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Are the sources listed, if appropriate?
Are graphs and charts clearly labeled?
Is the document based on either original research by an expert in the field or does the document merely express an author's opinion?
Can you check other sources to compare the information? Does the author refer you to other sites that can verify the information?
Can you figure out who the author or editor of the site is?
Who are they and why are they writing about this topic?
Are they sponsored by an organization or paying for it themselves?
Do they have any qualifications to write about this topic?
Is there a way to contact the person responsible for the site?
Is the information full of opinions or is it mostly facts?
Is this the full text of the material or a summary?
Is the author trying to sway your opinion?
Is the site provided as a public service?
Whose point of view is the information from?
It is important to decide the purpose of the web site
1. News page: To provide current information, e.g., USA Today, New York Times.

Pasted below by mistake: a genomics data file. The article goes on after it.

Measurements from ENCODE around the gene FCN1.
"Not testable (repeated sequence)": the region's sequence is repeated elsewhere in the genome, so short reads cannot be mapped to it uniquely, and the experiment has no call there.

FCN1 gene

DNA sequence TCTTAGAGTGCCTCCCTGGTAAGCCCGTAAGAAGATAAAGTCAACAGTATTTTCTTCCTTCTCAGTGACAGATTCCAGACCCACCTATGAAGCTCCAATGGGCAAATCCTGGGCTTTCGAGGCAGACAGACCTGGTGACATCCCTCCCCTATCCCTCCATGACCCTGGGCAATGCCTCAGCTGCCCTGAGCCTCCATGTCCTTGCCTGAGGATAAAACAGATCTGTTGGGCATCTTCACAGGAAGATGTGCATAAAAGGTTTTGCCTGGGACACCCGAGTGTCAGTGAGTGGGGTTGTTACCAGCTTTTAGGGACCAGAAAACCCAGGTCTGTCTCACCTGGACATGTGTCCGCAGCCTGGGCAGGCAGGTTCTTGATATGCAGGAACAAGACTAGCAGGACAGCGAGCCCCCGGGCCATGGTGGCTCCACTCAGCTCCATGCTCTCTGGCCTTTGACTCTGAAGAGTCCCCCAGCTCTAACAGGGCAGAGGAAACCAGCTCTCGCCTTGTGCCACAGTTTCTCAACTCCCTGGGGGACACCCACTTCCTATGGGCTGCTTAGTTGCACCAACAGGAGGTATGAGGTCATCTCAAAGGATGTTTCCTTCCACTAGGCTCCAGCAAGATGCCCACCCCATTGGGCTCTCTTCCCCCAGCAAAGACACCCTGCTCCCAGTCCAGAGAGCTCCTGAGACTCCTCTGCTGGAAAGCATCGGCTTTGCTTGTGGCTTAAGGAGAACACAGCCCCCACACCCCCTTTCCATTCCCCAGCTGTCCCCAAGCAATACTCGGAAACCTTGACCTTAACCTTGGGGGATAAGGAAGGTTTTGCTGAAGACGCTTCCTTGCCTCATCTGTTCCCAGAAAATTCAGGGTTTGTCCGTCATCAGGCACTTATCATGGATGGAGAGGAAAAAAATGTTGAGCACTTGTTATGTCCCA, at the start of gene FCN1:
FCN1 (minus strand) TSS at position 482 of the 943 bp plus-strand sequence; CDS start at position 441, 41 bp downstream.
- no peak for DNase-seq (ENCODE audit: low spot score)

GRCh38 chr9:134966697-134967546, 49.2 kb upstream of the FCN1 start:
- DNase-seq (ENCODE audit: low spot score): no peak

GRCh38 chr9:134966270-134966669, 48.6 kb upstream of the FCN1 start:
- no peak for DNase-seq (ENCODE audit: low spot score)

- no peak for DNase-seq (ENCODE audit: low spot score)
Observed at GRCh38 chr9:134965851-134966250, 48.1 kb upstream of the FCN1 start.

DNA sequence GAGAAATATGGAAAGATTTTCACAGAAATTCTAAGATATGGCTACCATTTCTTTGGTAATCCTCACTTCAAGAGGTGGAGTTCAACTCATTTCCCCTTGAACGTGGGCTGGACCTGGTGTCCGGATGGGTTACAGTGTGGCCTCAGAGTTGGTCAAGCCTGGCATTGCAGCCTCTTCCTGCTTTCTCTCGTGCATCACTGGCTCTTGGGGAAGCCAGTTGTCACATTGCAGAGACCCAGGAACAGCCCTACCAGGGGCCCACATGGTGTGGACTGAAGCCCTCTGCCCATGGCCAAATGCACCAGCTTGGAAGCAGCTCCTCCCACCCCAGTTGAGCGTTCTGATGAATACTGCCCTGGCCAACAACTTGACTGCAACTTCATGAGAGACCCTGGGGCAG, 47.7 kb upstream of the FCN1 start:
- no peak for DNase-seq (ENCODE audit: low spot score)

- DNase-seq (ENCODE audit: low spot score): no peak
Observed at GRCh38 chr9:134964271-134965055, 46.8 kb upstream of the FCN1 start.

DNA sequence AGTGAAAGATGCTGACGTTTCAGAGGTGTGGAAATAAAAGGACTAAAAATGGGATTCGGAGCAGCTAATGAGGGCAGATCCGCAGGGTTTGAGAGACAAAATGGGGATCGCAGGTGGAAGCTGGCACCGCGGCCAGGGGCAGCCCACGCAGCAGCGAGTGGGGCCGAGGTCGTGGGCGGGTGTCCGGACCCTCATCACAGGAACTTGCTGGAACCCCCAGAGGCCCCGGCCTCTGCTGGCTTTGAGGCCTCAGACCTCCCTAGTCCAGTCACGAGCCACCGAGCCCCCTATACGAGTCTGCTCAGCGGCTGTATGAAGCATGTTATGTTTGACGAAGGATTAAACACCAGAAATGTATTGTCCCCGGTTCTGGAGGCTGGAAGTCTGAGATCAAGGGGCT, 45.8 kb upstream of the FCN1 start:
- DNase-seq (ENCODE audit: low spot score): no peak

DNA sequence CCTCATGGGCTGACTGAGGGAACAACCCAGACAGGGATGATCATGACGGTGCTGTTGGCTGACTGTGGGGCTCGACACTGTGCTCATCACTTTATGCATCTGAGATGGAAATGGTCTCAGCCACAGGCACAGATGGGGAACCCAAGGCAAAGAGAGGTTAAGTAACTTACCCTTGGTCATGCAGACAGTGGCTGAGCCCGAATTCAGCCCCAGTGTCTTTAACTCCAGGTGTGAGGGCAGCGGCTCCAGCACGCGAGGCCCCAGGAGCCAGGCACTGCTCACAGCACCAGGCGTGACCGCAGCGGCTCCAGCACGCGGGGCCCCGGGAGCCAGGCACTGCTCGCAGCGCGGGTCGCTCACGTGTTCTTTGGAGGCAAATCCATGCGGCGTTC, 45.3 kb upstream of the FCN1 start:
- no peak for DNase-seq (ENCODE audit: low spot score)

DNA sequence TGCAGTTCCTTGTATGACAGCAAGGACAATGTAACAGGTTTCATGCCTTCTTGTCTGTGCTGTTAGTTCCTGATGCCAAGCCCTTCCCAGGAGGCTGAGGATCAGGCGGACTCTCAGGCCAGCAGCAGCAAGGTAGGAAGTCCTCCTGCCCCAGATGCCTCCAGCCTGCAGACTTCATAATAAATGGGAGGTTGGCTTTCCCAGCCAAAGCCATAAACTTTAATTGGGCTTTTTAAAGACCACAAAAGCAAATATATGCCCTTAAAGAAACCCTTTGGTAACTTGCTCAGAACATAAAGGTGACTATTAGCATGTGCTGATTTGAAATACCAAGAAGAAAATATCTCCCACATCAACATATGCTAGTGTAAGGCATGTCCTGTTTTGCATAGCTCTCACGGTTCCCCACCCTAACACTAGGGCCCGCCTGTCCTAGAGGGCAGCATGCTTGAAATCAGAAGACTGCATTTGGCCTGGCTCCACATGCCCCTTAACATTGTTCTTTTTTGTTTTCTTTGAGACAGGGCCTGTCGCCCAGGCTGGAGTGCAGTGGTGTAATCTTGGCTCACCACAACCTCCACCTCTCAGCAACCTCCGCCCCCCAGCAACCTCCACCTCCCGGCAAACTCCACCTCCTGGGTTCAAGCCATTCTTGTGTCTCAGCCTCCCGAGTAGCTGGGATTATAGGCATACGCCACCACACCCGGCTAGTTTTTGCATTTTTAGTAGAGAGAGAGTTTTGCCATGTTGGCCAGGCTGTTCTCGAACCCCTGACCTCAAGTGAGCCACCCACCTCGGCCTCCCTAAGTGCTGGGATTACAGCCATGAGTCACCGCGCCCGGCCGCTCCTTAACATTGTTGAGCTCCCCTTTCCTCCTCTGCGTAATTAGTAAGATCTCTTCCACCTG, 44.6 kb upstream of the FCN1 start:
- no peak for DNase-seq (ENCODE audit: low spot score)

2. Advocacy page: To influence public opinion, e.g., NRA, Right to Life
3. Informational page: to present factual information, e.g., National Geographic
Other types might be: personal, business, entertainment
Is the information on the site up-to-date?
Is the date on the site? Is it today's date, the posting date, or the revision date?
Has it been updated recently?
Web sites to help with Critical Evaluation
UCLA Critique of Web Sources: http://www.library.ucla.edu/libraries/college/instruct/web/critical.htm
Guide by Purdue University: http://thorplus.lib.purdue.edu/research/classes/gs175/3gs175/evaluation.html
Kathy Schrock's Evaluation for Middle School students: http://discoveryschool.com/schrockguide/evalmidd.html
Sample site: http://www.front14.org/ruediger/revisionism.html